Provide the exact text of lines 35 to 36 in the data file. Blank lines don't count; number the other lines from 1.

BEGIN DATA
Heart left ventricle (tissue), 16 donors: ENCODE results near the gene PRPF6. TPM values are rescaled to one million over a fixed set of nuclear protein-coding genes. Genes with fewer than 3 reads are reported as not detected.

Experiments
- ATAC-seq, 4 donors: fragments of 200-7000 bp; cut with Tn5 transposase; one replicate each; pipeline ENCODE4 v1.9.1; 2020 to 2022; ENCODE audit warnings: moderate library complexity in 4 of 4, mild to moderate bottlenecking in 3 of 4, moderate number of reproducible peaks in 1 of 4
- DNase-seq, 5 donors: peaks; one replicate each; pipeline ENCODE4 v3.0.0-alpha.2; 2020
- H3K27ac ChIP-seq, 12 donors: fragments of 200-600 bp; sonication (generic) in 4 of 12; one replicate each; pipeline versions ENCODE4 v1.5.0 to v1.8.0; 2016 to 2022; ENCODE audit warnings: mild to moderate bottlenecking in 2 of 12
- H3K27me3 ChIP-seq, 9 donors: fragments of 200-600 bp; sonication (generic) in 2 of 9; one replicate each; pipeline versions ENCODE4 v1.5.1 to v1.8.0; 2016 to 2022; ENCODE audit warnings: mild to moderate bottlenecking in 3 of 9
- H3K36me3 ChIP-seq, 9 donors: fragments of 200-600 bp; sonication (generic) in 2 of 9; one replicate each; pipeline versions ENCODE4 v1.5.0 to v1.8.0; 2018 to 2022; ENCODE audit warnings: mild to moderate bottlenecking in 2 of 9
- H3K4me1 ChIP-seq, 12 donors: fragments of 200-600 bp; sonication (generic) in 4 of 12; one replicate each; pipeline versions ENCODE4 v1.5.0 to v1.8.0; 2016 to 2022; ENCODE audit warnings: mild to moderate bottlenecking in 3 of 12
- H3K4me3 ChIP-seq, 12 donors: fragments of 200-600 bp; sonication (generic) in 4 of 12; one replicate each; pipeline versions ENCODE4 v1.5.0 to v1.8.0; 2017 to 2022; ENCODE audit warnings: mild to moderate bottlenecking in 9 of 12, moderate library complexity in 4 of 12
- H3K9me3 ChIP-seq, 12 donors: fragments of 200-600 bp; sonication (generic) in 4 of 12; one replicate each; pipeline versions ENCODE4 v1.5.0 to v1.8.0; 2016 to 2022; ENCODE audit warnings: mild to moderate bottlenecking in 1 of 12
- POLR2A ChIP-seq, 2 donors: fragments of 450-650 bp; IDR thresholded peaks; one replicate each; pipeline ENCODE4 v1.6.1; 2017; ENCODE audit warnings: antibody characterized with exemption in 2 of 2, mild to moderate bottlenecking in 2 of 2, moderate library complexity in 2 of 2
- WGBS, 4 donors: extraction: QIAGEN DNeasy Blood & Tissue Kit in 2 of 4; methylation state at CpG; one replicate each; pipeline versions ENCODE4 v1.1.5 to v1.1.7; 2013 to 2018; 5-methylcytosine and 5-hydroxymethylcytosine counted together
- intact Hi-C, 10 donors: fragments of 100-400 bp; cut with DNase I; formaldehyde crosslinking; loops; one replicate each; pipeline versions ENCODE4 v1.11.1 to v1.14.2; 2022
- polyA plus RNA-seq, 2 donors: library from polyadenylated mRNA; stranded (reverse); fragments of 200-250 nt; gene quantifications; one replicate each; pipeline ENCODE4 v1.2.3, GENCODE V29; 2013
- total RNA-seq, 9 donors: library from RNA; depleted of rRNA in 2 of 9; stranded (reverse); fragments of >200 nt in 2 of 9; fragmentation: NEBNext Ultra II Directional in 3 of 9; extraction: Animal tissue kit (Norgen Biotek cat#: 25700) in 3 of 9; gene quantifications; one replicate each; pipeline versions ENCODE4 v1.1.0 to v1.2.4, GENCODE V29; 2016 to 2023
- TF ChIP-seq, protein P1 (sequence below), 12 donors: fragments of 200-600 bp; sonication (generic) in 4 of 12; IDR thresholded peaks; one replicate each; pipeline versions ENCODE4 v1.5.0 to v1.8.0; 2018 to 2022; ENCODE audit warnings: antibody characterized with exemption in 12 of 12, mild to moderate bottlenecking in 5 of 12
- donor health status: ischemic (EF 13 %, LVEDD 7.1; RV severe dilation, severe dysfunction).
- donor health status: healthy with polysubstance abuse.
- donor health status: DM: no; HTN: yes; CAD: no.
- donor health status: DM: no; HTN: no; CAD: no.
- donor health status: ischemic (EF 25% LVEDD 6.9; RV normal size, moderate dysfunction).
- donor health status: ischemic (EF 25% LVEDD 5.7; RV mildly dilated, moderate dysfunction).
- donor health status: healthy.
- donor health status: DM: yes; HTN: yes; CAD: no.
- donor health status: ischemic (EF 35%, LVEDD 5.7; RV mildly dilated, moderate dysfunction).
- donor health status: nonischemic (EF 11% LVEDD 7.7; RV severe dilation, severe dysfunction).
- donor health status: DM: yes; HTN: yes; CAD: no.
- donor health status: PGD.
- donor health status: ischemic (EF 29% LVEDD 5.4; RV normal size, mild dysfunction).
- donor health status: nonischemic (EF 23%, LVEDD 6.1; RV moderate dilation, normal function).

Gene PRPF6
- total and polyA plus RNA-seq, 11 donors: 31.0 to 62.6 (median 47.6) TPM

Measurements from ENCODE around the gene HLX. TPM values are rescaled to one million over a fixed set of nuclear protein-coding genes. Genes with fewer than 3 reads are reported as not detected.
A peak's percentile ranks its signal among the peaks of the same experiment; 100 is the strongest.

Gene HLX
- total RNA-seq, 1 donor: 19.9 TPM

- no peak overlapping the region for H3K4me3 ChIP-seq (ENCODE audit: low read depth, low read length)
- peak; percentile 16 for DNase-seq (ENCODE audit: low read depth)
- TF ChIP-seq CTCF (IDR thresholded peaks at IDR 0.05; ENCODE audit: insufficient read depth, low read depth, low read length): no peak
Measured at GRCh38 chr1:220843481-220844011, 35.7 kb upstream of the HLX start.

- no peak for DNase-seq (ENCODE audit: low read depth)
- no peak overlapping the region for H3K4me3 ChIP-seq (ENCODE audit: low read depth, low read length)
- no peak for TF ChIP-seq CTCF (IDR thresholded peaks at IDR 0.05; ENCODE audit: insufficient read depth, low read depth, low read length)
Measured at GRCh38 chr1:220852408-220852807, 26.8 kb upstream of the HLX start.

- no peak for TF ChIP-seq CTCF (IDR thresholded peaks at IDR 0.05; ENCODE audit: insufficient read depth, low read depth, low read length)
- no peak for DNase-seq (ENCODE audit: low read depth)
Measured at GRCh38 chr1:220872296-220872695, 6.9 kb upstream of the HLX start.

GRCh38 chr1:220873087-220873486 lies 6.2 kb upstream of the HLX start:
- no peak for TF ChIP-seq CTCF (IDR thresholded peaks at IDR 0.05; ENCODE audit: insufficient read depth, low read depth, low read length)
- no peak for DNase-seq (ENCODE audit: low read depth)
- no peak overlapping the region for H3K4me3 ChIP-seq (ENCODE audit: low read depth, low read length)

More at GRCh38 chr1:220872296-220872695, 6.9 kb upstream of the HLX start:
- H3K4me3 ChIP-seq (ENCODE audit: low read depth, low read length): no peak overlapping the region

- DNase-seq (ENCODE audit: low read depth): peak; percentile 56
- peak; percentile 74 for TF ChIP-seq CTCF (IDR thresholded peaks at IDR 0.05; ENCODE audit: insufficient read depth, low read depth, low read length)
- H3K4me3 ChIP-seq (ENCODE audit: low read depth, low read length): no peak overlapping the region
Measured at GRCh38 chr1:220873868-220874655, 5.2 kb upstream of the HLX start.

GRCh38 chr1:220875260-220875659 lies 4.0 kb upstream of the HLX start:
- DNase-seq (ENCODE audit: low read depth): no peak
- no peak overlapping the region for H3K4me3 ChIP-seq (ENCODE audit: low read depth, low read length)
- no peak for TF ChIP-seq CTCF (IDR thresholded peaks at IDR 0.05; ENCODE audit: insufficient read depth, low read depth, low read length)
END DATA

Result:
Gene HLX
- total RNA-seq, 1 donor: 19.9 TPM